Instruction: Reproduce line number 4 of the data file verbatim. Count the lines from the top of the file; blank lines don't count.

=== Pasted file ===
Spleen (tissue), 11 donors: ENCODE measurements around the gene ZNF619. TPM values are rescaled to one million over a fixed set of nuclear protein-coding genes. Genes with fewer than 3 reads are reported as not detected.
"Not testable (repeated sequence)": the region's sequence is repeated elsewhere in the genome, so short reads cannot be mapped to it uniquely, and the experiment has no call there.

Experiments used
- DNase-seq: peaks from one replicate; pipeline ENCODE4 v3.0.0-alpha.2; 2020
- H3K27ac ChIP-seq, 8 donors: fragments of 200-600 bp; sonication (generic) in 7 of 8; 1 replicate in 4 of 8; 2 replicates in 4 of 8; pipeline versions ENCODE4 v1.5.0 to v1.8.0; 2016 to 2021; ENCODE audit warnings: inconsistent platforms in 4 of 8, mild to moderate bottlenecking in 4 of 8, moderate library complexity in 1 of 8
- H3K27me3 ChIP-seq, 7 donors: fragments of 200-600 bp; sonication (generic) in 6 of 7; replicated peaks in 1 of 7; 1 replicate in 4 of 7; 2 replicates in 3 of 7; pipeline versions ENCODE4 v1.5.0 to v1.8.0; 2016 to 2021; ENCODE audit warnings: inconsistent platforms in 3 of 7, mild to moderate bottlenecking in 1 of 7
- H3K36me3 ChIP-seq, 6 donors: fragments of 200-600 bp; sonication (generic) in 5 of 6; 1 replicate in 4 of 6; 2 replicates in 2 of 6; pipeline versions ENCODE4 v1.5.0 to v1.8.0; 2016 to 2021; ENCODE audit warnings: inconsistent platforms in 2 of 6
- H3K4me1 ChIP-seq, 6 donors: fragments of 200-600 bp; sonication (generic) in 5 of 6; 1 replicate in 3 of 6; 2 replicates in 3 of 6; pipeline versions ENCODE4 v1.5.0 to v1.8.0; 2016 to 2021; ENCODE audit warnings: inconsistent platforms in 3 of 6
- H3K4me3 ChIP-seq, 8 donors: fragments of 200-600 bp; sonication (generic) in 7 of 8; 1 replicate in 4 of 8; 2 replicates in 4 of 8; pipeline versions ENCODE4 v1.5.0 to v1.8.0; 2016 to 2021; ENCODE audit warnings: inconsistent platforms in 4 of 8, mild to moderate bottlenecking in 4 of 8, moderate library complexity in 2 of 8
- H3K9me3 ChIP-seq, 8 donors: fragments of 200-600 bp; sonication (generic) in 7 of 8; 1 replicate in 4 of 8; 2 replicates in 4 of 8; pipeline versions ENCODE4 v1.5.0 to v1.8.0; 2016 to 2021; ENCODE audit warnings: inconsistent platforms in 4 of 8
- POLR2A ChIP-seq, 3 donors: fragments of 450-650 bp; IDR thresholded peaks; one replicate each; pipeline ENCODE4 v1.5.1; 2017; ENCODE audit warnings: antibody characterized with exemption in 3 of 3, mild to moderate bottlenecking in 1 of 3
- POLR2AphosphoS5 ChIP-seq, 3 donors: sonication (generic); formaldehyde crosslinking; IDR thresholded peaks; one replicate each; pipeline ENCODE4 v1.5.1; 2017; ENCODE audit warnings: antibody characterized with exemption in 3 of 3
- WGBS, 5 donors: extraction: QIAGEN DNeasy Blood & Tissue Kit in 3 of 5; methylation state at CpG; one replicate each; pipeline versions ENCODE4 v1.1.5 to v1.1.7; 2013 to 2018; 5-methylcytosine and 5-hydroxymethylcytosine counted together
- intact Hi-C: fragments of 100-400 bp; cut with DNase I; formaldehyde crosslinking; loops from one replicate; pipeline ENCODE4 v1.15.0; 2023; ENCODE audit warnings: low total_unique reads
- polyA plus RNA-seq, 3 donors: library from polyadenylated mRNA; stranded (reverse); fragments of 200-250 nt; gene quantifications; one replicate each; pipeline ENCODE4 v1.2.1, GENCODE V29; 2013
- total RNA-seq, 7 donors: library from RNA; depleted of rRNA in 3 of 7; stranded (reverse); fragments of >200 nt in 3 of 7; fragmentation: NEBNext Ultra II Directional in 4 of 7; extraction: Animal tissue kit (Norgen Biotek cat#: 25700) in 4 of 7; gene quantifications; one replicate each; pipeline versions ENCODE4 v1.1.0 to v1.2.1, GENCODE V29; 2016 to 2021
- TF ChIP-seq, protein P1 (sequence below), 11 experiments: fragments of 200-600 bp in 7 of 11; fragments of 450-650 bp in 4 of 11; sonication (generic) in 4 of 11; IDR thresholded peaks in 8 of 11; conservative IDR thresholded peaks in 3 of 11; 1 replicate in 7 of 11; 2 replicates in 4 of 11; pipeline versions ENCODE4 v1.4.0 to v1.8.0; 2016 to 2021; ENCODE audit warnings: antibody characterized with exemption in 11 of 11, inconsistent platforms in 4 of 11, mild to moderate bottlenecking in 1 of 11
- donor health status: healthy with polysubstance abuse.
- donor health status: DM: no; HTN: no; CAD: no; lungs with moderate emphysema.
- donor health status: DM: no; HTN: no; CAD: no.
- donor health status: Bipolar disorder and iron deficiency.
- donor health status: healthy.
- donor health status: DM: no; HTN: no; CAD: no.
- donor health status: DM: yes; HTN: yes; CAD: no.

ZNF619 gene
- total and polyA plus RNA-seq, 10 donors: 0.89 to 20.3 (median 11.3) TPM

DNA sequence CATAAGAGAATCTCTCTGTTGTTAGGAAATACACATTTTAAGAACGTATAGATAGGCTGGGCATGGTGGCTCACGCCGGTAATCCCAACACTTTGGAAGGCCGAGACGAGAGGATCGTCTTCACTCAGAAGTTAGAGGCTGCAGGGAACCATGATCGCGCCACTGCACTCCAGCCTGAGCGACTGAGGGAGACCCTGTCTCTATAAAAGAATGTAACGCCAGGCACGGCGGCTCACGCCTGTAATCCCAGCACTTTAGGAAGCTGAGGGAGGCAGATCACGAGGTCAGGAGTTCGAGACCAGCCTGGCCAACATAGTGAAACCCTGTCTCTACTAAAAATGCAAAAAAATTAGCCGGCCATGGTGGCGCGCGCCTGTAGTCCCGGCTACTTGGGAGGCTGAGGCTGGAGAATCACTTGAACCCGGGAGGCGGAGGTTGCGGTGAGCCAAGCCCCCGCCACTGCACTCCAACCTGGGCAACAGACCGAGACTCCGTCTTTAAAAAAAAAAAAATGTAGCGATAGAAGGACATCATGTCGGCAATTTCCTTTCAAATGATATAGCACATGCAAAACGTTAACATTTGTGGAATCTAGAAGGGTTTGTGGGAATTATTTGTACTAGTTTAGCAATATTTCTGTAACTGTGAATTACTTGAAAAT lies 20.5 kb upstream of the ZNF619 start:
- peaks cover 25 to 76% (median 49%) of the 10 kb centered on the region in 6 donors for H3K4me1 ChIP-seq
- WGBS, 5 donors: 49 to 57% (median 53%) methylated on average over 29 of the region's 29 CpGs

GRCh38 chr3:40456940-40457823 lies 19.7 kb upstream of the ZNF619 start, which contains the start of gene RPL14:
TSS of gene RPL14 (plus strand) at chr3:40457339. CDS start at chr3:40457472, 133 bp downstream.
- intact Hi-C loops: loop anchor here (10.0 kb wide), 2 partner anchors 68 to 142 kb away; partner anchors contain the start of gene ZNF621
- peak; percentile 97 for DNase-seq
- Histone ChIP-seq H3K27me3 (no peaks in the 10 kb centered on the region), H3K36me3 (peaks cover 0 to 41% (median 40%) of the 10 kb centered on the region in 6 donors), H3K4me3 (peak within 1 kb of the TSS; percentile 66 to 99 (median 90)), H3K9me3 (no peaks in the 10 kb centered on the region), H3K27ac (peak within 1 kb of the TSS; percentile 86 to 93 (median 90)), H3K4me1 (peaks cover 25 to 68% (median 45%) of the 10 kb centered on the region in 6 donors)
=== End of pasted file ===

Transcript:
- DNase-seq: peaks from one replicate; pipeline ENCODE4 v3.0.0-alpha.2; 2020